Before the assassination of President John F. Kennedy, the very word conspiracy was seldom used by most Americans. The JFK assassination was the seminal national event in the lives of the Baby Boomer generation. We've heard all the cliches about the loss of our innocence, and the beginning of public distrust in our government's leaders, being born with the events of November 22, 1963, but there's a good deal of truth in that. President Kennedy tapped into our innate idealism and inspired a great many people, especially the young, like no president ever had before. John F. Kennedy was vastly different from most of our elected presidents. He was the first president to refuse a salary. He never attended a Bilderberg meeting. He was the first Catholic to sit in the Oval Office, and he almost certainly wasn't related to numerous other presidents and/or the royal family of England, as is often the case. He was a genuine war hero, having tugged an injured man more than three miles using only a life preserver's strap between his teeth, after the Japanese had destroyed the boat he commanded, PT-109. This selfless act seems even more courageous when one takes into account Kennedy's recurring health problems and chronic bad back. He was an intellectual and an accomplished author who wrote many of his memorable speeches. He would never have been invited to dance naked with other powerful men and worship a giant owl, as so many of our leaders do every summer at Bohemian Grove in California.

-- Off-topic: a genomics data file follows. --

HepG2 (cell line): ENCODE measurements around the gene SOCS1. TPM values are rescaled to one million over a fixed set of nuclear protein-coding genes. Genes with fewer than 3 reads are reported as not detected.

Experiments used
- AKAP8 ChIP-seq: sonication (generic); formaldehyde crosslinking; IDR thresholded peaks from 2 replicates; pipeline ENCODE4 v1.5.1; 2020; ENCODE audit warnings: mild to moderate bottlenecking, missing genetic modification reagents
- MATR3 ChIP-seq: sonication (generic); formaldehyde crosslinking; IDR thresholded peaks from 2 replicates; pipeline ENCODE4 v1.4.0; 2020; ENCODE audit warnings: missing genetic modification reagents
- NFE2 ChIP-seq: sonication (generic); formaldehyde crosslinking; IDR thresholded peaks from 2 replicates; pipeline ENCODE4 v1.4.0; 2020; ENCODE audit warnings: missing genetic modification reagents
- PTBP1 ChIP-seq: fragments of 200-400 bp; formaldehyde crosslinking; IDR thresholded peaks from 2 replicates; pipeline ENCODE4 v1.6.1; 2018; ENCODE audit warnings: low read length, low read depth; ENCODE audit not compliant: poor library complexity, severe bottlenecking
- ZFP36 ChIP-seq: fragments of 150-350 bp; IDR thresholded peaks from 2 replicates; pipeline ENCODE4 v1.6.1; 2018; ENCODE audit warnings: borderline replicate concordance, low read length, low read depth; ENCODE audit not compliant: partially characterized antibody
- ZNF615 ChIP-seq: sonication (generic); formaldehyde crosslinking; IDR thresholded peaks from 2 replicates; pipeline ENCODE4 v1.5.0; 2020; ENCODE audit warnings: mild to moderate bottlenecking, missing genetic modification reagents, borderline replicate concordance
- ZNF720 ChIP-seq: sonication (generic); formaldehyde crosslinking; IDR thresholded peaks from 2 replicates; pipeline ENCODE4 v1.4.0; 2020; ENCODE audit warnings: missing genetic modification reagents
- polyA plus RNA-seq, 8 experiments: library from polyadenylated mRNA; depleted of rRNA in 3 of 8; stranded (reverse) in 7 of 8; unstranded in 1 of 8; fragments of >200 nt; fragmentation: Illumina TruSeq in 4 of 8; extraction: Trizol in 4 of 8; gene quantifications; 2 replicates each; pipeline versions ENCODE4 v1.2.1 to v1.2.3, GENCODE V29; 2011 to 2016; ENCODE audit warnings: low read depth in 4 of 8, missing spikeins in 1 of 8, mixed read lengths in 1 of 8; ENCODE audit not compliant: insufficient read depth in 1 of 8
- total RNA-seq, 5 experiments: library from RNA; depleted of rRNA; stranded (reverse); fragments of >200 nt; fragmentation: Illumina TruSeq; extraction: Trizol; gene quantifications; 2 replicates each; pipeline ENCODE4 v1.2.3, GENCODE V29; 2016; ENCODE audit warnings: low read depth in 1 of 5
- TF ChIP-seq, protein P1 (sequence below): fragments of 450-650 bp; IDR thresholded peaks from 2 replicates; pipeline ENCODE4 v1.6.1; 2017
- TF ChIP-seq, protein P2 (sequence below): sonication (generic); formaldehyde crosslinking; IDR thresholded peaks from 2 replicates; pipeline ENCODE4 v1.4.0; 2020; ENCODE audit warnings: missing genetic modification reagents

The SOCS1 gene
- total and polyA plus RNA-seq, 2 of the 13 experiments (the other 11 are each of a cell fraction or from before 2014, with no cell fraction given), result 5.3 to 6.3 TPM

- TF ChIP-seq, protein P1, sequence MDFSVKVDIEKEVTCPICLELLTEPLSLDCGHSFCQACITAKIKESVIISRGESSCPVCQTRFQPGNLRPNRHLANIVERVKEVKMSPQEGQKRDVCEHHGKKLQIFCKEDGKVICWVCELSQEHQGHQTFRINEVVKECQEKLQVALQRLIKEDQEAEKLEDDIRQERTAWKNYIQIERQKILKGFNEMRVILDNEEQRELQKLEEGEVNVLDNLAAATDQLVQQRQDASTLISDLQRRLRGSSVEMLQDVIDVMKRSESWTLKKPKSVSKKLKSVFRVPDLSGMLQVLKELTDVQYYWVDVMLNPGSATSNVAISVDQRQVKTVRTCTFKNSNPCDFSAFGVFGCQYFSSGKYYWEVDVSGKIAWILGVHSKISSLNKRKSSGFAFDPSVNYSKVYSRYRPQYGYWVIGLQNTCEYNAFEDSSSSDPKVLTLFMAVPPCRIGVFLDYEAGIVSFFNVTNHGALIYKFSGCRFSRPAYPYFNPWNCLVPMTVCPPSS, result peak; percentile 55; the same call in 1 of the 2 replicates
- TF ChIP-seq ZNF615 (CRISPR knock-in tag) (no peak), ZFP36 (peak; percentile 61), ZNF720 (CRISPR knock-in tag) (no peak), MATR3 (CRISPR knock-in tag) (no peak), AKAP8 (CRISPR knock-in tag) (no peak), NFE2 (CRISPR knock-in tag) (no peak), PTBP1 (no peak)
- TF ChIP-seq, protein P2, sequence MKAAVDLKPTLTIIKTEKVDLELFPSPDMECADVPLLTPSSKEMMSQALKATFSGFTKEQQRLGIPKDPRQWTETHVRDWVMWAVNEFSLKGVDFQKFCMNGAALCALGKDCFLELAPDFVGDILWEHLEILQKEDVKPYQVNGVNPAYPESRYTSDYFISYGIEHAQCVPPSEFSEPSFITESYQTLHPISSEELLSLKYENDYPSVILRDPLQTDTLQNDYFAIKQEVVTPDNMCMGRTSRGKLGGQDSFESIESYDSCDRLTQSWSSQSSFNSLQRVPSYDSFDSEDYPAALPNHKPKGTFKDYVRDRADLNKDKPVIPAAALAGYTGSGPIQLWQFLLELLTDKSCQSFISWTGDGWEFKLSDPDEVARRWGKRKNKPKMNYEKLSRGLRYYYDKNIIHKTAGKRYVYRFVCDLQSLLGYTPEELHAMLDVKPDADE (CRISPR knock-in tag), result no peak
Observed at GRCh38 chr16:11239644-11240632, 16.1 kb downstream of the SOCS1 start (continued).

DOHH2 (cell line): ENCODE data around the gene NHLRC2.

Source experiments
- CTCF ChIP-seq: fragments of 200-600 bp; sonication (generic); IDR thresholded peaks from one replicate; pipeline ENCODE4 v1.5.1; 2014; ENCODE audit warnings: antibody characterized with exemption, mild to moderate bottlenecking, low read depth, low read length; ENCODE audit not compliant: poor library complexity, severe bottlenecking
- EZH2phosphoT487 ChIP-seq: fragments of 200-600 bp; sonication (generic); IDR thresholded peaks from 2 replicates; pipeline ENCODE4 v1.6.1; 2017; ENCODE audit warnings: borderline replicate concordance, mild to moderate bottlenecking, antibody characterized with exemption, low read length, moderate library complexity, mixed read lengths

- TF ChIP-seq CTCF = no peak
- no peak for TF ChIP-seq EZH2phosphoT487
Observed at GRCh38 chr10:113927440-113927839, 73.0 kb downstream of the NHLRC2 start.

America is a leap of the imagination. From its beginning, people had only a persistent idea of what a good country should be. The idea involved freedom, equality, justice, and the pursuit of happiness; nowadays most of us probably could not describe it a lot more clearly than that. The truth is, it always has been a bit of a guess. No one has ever known for sure whether a country based on such an idea is really possible, but again and again, we have leaped toward the idea and hoped. What SuAnne Big Crow demonstrated in the Lead high school gym is that making the leap is the whole point. The idea does not truly live unless it is expressed by an act; the country does not live unless we make the leap from our tribe or focus group or gated community or demographic, and land on the shaky platform of that idea of a good country which all kinds of different people share. This leap is made in public, and it's made for free. It's not a product or a service that anyone will pay you for. You do it for reasons unexplainable by economics-for ambition, out of conviction, for the heck of it, in playfulness, for love. It's done in public spaces, face-to-face, where anyone is free to go. It's not done on television, on the Internet, or over the telephone; our electronic systems can only tell us if the leap made elsewhere has succeeded or failed. The places you'll see it are high school gyms, city sidewalks, the subway, bus stations, public parks, parking lots, and wherever people gather during natural disasters. In those places and others like them, the leaps that continue to invent and knit the country continue to be made. When the leap fails, it looks like the L.A. riots, or Sherman's March through Georgia. When it succeeds, it looks like the New York City Bicentennial Celebration in July 1976 or the Civil Rights March on Washington in 1963. On that scale, whether it succeeds or fails, it's always something to see. The leap requires physical presence and physical risk. But the payoff-in terms of dreams realized, of understanding, of people getting along-can be so glorious as to make the risk seem minuscule.